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Eukaryotic cells have a special pathway that enables communication between various intracellular membrane-bound compartments and also with the extracellular environment. This pathway is termed as the secretory pathway.

Components of the secretory pathway

About a third of proteins synthesized in the cell are sorted via the secretory route. They shuffle between different compartments in membrane-bound vesicles until they reach their final destination. The main intracellular compartments involved in the secretory pathway are the endoplasmic reticulum, the ER-Golgi intermediate compartment, and the Golgi apparatus. Eventually, the functional protein cargo is delivered within the endomembrane system, exported out of the cell, or inserted into the plasma membrane.

Endoplasmic reticulum: the gateway to the secretory pathway

The endoplasmic reticulum is the primary gateway to the secretory pathway. It is the site where the proteins are folded, modified, and checked for quality before entering the secretory pathway. Various physiological stresses can increase the demand for secretory proteins or cause the accumulation of misfolded proteins in the ER. The disruption in the balance between protein demand and capacity to deliver correctly folded proteins in the ER causes stress.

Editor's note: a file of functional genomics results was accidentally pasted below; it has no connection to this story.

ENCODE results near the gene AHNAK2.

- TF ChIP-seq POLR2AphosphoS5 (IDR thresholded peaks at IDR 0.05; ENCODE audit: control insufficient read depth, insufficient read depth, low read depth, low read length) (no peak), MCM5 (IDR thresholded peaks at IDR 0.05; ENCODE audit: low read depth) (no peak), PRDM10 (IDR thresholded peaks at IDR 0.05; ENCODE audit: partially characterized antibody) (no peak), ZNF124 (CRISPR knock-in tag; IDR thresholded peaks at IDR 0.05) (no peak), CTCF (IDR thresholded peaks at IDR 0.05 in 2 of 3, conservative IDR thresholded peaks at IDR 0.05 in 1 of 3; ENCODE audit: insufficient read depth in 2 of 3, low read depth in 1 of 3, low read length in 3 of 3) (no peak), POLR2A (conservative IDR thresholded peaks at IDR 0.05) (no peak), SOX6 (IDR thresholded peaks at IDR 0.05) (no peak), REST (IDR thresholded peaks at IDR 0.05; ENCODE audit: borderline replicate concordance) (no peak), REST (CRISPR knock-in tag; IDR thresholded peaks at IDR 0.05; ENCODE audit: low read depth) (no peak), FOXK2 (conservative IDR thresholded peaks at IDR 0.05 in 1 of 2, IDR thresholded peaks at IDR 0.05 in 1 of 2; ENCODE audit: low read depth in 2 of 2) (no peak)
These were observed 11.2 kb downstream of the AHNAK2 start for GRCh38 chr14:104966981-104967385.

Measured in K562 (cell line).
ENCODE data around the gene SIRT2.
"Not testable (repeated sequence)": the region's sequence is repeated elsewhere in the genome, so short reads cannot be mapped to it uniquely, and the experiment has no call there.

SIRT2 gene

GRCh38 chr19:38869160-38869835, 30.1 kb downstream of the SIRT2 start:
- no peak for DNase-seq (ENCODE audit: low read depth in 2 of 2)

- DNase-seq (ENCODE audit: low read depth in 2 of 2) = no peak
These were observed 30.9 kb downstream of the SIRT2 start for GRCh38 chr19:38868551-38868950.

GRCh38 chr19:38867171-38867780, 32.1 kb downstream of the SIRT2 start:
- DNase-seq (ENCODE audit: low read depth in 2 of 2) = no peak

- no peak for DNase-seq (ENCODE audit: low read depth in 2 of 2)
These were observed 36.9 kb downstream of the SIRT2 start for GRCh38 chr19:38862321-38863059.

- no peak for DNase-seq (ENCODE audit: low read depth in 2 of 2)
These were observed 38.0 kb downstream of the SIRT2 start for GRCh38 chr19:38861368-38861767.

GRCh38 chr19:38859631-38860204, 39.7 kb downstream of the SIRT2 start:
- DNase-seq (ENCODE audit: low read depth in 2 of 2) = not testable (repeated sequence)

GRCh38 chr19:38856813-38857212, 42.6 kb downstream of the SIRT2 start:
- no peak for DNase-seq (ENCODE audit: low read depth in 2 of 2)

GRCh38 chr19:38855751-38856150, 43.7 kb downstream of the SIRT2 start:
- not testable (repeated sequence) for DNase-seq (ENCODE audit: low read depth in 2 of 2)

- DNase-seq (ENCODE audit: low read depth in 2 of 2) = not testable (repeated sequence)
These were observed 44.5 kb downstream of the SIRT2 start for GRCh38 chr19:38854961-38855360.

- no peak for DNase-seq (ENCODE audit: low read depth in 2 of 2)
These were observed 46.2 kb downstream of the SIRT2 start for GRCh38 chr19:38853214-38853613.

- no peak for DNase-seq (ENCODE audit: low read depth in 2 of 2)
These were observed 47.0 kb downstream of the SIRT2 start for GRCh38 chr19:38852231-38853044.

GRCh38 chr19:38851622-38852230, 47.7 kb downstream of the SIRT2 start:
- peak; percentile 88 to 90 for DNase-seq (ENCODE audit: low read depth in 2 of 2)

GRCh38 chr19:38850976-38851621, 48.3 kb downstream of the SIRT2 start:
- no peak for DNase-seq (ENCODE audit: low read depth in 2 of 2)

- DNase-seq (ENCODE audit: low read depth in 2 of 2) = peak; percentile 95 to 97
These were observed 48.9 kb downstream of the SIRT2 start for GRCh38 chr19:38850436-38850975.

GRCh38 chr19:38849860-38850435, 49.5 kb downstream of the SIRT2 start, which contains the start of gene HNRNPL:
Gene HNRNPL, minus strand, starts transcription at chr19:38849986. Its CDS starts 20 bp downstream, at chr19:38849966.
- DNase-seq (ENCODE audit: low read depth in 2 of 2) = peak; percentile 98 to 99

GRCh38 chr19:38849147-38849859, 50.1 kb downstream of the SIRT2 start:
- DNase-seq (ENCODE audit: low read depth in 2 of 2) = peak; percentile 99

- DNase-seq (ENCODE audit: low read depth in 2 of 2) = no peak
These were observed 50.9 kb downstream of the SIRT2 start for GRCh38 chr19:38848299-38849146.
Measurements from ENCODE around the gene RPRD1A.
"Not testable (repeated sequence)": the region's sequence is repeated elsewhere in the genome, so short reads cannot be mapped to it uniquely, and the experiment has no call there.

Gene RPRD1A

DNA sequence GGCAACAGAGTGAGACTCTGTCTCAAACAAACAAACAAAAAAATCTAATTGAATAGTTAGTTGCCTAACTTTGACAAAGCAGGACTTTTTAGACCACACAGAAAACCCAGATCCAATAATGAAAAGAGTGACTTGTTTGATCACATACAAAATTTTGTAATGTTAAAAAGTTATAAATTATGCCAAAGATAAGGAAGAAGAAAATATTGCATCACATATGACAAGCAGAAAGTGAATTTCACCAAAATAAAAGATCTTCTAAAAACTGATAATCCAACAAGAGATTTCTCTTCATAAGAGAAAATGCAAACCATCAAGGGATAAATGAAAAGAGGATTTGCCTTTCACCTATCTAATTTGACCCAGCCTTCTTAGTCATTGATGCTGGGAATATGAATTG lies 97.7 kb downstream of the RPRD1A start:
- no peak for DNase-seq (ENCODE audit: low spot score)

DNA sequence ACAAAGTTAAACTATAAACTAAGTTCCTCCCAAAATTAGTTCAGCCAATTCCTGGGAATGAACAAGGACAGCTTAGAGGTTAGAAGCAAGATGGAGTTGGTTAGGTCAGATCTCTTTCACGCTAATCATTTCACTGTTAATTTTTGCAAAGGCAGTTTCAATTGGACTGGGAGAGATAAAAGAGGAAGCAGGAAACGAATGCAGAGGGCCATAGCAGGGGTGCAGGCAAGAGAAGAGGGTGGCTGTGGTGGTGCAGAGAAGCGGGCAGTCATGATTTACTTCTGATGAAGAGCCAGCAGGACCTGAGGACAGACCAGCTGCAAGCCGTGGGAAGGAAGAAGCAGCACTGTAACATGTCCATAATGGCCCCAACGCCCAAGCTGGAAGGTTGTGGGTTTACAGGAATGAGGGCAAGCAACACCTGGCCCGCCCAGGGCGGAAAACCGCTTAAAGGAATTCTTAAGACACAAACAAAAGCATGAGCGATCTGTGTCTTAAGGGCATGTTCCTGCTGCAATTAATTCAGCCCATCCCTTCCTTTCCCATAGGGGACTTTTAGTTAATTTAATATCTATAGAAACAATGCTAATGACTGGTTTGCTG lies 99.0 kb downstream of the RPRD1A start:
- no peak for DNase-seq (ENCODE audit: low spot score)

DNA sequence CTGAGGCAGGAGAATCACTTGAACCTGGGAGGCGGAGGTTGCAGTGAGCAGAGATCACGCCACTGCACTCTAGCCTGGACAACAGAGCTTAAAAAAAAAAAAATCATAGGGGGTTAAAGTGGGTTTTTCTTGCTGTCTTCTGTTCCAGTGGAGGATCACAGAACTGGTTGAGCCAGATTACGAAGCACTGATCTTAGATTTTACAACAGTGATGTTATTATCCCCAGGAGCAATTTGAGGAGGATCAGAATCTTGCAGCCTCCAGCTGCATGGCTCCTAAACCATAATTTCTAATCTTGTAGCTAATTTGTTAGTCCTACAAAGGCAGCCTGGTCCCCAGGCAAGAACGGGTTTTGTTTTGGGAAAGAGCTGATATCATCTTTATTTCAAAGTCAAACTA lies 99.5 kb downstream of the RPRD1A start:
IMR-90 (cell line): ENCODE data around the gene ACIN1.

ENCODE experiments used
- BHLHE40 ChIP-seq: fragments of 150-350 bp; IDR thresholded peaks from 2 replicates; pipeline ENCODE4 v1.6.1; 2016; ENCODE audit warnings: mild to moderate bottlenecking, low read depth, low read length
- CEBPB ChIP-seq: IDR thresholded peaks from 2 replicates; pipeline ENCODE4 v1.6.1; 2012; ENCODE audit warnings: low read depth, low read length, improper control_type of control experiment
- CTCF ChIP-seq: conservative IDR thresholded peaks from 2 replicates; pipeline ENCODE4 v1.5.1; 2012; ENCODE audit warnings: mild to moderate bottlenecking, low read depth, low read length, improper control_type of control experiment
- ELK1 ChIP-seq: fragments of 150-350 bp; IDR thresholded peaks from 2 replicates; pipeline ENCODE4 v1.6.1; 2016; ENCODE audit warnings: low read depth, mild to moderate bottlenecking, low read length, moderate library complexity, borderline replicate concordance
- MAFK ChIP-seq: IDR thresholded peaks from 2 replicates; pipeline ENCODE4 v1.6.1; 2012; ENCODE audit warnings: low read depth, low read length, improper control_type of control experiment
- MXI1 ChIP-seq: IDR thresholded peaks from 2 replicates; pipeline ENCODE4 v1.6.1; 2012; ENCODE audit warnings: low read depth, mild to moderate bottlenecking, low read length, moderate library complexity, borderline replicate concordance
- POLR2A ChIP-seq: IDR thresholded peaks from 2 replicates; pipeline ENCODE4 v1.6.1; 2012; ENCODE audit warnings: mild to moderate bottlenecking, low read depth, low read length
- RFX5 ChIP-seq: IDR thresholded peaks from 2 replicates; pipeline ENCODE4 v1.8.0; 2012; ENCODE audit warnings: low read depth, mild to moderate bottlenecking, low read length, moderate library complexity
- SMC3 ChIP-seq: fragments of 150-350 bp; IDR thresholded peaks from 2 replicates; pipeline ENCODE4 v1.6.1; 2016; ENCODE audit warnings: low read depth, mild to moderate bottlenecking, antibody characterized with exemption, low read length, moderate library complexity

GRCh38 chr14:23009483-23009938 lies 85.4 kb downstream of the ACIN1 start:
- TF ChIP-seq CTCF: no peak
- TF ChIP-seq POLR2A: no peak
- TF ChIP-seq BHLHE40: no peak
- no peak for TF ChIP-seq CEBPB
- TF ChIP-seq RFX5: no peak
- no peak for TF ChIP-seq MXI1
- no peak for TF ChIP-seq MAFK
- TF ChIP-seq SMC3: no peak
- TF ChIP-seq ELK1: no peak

Unchecked ER stress disturbs ER homeostasis, resulting in cellular dysfunction and disease. The primary characteristics of ER-related diseases are decreased protein folding capacity, failure to recognize and respond to misfolded proteins, and improper activation of responses to misfolded proteins. ER stress is implicated in the pathogenesis of diseases like diabetes mellitus, viral infections, and cancer. For example, in type II diabetes mellitus, insulin resistance in the peripheral tissues of the liver results in hypersecretion of insulin by the β cells. The secretory overload experienced by the β cells skews the ER balance. It can also result in cell death in later stages of type II diabetes mellitus.

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